The minister of finance, budget and national planning, Zainab Ahmed, says the federal government will fund public infrastructures through other viable options aside from budgetary allocations.
Ahmed noted that one of the options is the adoption of public-private partnership (PPP).
A PPP allows for a large-scale government projects, such as roads, bridges, or hospitals, to be completed with private funding.
Speaking during a webinar on financing PPP to boost infrastructural development, Zainab said a review of the federal budgets in the past few years shows that the resources are insufficient to bridge the country’s infrastructure deficit.
She noted that the country would need the sum of $3 trillion over the next 30 years to bridge the infrastructure deficit.
“Notwithstanding this, we have not been able to fully unlock the potentially huge benefits afforded by PPPs, due to the absence of a comprehensive PPP framework setting out institutional responsibilities,” she was quoted by Yunusa Abdullahi, her media aide.
“Which would provide investors with the necessary comfort to commit capital towards infrastructure development.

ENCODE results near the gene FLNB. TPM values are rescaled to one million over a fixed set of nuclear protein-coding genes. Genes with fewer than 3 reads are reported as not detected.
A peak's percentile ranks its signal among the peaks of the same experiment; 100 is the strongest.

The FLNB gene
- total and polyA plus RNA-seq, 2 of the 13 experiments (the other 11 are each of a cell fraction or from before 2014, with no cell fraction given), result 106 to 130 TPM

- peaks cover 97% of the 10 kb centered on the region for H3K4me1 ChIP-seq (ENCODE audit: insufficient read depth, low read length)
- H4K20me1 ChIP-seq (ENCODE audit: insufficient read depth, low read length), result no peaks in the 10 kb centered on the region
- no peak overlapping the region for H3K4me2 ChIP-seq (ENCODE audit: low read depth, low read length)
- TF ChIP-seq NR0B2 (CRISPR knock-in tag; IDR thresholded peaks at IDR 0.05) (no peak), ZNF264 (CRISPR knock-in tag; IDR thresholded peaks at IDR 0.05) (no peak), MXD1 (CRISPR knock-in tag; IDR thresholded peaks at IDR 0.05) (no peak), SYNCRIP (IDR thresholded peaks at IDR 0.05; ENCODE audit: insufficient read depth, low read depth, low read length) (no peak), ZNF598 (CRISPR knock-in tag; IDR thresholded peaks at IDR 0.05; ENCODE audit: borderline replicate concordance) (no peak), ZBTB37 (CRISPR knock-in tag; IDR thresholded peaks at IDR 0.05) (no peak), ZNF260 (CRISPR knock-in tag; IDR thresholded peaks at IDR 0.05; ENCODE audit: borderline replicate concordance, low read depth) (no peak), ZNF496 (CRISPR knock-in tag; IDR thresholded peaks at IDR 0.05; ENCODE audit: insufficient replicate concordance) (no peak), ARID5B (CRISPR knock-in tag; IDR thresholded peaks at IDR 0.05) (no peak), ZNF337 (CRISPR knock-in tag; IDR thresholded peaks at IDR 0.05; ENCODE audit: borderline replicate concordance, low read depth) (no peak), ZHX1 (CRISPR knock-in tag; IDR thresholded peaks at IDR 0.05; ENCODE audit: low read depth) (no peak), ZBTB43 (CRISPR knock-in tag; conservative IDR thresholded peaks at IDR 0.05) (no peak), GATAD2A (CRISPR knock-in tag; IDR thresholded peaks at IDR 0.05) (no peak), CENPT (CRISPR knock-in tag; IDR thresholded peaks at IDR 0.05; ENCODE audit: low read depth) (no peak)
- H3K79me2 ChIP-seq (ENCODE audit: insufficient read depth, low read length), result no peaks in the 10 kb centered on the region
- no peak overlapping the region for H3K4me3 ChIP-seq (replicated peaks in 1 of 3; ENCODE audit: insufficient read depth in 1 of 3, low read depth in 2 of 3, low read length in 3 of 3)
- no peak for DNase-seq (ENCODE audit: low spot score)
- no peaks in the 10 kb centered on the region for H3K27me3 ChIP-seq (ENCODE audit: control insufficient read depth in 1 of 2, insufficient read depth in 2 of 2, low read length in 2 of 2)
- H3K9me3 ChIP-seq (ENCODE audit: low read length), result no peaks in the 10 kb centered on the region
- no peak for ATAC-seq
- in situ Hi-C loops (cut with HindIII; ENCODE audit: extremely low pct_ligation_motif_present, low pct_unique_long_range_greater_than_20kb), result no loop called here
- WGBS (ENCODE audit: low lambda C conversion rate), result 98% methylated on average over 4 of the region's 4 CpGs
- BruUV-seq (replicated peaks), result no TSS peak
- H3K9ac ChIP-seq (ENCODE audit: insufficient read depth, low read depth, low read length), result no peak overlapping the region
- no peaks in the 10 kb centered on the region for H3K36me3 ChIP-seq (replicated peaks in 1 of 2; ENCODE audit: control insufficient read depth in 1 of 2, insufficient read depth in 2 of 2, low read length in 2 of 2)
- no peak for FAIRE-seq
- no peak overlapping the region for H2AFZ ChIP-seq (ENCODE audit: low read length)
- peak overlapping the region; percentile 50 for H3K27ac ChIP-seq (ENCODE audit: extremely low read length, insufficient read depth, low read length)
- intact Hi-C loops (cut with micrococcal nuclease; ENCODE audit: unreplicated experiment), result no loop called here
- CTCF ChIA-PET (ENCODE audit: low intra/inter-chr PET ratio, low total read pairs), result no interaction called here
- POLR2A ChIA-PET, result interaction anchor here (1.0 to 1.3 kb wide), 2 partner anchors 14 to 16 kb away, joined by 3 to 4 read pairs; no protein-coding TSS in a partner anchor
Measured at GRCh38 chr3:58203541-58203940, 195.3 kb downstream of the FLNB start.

“As you may be aware, there are some other initiatives being taken by the government in the PPPs space such as the ongoing review of the guidelines on viability gap funding, and management of contingent liability that have both reached advanced stages.
“In addition, from 2021/2022 budget cycle, all infrastructure projects must be screened for PPP suitability and compliance with the national integrated infrastructure master plan by the federal ministry of finance budget and national planning and BPE before inclusion in the national budget and subsequent procurement.
“Are to ensure that PPP takes a center stage in the procurement of infrastructure in Nigeria. The government is ready and willing to dialogue and incorporate valuable suggestions from stakeholders with a view to further strengthening Nigeria’s PPP framework.
“We are, therefore, counting on the support and cooperation of our public and private sectors partners, our local and foreign partners, financial institutions and other important key stakeholders towards the successful implementation of the government’s new PPP policy directive.”